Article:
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Sabre-Farelogix Ruling Made Moot by Scrapped Deal (Corrected)

July 20, 2020, 5:44 PMUpdated: July 20, 2020, 7:44 PM

A potentially groundbreaking court decision greenlighting the planned merger of travel booking platforms Sabre Corp. and Farelogix Inc. was set aside Monday by the Third Circuit, which held that the ruling became moot when the deal was scrapped after U.K. regulators came out the other way.

Because the appellate order expresses “no opinion on the merits,” it “should not be construed as detracting from the persuasive force of the district court’s decision, should courts and litigants find its reasoning persuasive,” a three-judge panel wrote.

The one-page ruling rewarded the Justice Department’s persistent efforts to undo a Delaware federal judge’s ruling rejecting the government’s bid to block the $360 million tie-up.

Even after the U.K. decision the next day led the parties to terminate the deal, the DOJ pressed on to the U.S. Court of Appeals for the Third Circuit, arguing that Judge Leonard P. Stark’s widely criticized reasoning could upend merger enforcement.

Stark let the transaction move forward in April, saying Sabre and Farelogix don’t count as competitors under the U.S. Supreme Court’s controversial 2018 ruling in Ohio v. American Express Co. because Sabre is a “two-sided” company and Farelogix isn’t.

The 5-4 high court found in AmEx that certain industries, like payment processing, involve two-sided markets, in which the “customers” stand on both sides of the platform, and the “product” is the transaction itself.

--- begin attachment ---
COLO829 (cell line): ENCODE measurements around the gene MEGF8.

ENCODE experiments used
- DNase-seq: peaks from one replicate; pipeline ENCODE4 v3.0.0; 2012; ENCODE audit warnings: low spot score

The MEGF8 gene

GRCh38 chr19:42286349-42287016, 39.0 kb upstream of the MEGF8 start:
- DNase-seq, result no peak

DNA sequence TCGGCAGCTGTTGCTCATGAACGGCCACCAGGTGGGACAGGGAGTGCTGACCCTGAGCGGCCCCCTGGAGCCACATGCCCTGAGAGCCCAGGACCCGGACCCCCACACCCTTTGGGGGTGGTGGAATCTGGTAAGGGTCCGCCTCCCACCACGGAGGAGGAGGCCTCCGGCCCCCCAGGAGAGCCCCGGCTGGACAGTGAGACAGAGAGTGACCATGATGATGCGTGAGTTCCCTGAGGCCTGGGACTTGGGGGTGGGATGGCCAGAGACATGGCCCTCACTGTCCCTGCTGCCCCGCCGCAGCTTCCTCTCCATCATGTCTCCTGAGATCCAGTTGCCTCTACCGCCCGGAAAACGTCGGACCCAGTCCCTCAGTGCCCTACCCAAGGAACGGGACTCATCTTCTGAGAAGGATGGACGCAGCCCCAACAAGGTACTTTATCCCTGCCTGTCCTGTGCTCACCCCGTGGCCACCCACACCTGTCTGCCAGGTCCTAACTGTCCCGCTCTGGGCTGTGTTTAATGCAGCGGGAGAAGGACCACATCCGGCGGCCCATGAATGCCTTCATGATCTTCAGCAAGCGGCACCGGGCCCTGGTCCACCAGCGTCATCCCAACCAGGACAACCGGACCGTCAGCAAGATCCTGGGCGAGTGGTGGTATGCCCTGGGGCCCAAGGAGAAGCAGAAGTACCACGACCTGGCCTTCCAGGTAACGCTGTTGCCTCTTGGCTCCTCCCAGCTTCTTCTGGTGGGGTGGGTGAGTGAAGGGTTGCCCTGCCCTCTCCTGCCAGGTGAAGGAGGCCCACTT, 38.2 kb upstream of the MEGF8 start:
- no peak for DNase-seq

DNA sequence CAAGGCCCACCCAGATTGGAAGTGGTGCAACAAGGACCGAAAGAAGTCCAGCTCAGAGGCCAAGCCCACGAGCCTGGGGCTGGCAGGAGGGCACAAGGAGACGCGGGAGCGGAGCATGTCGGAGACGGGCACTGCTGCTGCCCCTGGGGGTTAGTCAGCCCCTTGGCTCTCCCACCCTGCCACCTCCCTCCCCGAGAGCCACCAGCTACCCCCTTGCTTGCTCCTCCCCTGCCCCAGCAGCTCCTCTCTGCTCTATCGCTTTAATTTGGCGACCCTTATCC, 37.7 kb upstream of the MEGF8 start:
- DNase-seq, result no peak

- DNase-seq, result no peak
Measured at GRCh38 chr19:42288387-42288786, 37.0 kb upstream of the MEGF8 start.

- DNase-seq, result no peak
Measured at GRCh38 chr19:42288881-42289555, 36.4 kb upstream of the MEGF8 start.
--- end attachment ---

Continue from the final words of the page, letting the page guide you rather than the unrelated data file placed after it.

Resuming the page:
Practices that harm only one side of the market can benefit the other side enough to attract more users, creating a feedback loop, or “network effect,” that offsets any anti-competitive impact, the court said. The dissent warned that the ruling could swallow the rest of antitrust law, given that all markets are in some sense two-sided.

Applying AmEx, Stark found Farelogix serves only airlines, while Sabre has customers on both sides of a market that also involves consumers like travelers.

The DOJ originally appealed Stark’s ruling on the merits. After the deal was called off, it asked the Third Circuit to vacate the decision instead, saying it “could have an outsized effect on cases involving competition in the digital economy, where it is not uncommon for multi-sided platforms to face competition from one-sided rivals.”

The government doubled down on its arguments last month, after Farelogix reached a new deal to be acquired by Vista Equity Partners subsidiary Accelya, a Barcelona-based travel tech company.

Sabre and Farelogix opposed the request, saying the DOJ played a role in rendering the ruling moot by coordinating closely with the U.K. regulators who blocked the merger. The government shouldn’t get a “reward” for its “gamesmanship,” the companies said.

The government was represented by the DOJ’s antitrust division. Sabre was represented by Skadden, Arps, Slate, Meagher & Flom LLP. Farelogix was represented by Paul, Weiss, Rifkind, Wharton & Garrison LLP.

The case is United States v. Sabre Corp., 3d Cir., No. 20-1767, 7/20/20.

(Corrects first and fourth paragraphs to correct characterization of UK's merger block.)

To contact the reporter on this story: Mike Leonard in Washington at mleonard@bloomberglaw.com

To contact the editors responsible for this story: Rob Tricchinelli at rtricchinelli@bloomberglaw.com; Patrick L. Gregory at pgregory@bloomberglaw.com